IAEA to work with Japan’s Nuclear Regulation Authority on Fukushima nuclear disaster monitoring
After a meeting held in Tokyo with the Director General of the International Atomic Energy Agency (IAEA), Yukiya Amano, and the Chairman of Japan’s Nuclear Regulation Authority (NRA), Shunichi Tanaka on Thursday last week, it was decided that experts from the U.N. atomic energy agency will start helping Japan to monitor the radioactive water leaks around the crippled Fukushima Daiichi nuclear power plant by November.
Earlier last week, the chairman of the NRA admitted that another “careless” accident resulted in the leak of 7 tons of highly radioactive water from a pipe mistakenly disconnected by a worker at the crippled facility for a period of more than an hour. Reportedly 6 among 11 workers were affected by the incident. They were wearing waterproof jackets, protective gears and full-face masks and it was reportedly “highly unlikely” that they suffered from internal exposure, the plant’s operator said. The facility reported 300 ton of radioactive water leaking from a storage tank into the groundwater last August as workers over-filled the already over capacity tanks. Last week, TEPCO said 430 liters of radioactive water leaked from another tank due to the miscalculation of the inclination of the ground where the tank was built.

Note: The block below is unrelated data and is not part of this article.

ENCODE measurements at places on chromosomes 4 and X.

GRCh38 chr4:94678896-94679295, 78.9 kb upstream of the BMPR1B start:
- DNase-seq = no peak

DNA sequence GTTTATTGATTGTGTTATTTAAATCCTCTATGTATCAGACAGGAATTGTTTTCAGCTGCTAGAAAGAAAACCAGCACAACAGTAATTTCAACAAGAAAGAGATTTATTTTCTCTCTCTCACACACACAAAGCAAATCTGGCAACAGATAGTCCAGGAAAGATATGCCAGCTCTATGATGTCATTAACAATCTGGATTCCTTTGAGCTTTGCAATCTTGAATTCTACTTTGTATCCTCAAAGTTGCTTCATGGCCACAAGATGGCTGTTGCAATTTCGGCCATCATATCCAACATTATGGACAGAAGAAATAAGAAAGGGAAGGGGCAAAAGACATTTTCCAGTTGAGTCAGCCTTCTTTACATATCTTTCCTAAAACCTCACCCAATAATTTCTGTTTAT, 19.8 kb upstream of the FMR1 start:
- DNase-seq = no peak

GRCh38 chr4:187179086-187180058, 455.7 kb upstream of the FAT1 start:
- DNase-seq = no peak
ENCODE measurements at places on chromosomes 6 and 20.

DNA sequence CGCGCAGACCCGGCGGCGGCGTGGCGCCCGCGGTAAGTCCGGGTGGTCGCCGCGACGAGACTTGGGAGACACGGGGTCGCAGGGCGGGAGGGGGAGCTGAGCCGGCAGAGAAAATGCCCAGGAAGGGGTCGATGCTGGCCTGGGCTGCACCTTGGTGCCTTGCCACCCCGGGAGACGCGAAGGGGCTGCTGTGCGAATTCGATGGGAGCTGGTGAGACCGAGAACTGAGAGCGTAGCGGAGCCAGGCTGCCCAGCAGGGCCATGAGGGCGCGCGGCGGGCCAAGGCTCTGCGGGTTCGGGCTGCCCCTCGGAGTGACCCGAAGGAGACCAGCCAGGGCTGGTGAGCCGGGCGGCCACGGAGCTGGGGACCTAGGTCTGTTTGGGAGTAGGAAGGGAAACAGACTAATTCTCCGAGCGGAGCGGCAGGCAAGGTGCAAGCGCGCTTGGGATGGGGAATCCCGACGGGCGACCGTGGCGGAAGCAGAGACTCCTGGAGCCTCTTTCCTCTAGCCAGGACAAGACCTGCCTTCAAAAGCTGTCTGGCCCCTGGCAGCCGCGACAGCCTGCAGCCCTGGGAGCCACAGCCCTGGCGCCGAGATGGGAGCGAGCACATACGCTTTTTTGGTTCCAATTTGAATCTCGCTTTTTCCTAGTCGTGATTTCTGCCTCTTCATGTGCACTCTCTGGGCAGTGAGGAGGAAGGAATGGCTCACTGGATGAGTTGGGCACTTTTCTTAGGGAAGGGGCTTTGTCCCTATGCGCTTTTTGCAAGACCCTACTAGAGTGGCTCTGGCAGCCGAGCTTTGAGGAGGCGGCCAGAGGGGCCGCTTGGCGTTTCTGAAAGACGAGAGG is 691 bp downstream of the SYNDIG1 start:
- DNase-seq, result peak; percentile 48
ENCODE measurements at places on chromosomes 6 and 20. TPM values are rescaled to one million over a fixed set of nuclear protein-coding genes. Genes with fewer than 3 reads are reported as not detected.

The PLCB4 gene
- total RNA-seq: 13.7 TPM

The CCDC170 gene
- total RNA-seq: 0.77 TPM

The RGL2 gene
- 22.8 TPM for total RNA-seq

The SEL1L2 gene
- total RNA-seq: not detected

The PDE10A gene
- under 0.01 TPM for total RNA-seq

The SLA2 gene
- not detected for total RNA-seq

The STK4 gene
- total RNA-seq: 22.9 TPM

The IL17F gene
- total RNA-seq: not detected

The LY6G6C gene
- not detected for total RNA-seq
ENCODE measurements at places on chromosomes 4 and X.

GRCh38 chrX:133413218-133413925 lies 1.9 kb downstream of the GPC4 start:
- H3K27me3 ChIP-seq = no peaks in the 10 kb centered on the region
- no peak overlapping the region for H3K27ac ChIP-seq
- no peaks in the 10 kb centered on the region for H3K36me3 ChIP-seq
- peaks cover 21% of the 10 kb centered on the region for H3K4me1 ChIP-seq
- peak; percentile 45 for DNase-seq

According to Yasuhiro Muroishi, an expert from the Radiation Monitoring Division of the NRA, Yukia Amano also pointed out that the NRA’s lack of information displayed in English language on its homepage was an issue. “We need more manpower to conduct the translations of the reports submitted by the Japanese side when international experts will start their joint radiation monitoring of the sea,” Yasuhiro Muroishi said.
The radiation leaks continue
Japan Prime Minister Shinzo Abe recently said that Japan is open to foreign expertise regarding the contaminated water problem. In a speech at the International Olympic Committee’s general meeting in Argentina in September, he was criticized for declaring that the radioactive water leaks at the crippled Fukushima Daiichi nuclear power plant had been “completely blocked,” within a zone of 0.3 square kilometers in the plant’s port area. Earlier this week, TEPCO announced that 1.4 becquerels per liter of radioactive cesium-137 was detected in sea water taken from around 1 km around the plant. Experts say that cesium-137, which has a half-life of about 30 years can cause cancer and accumulates in fish. Last month, Korea banned fish imports from certain prefectures in Japan, concerned by the increasing radioactive water leaks.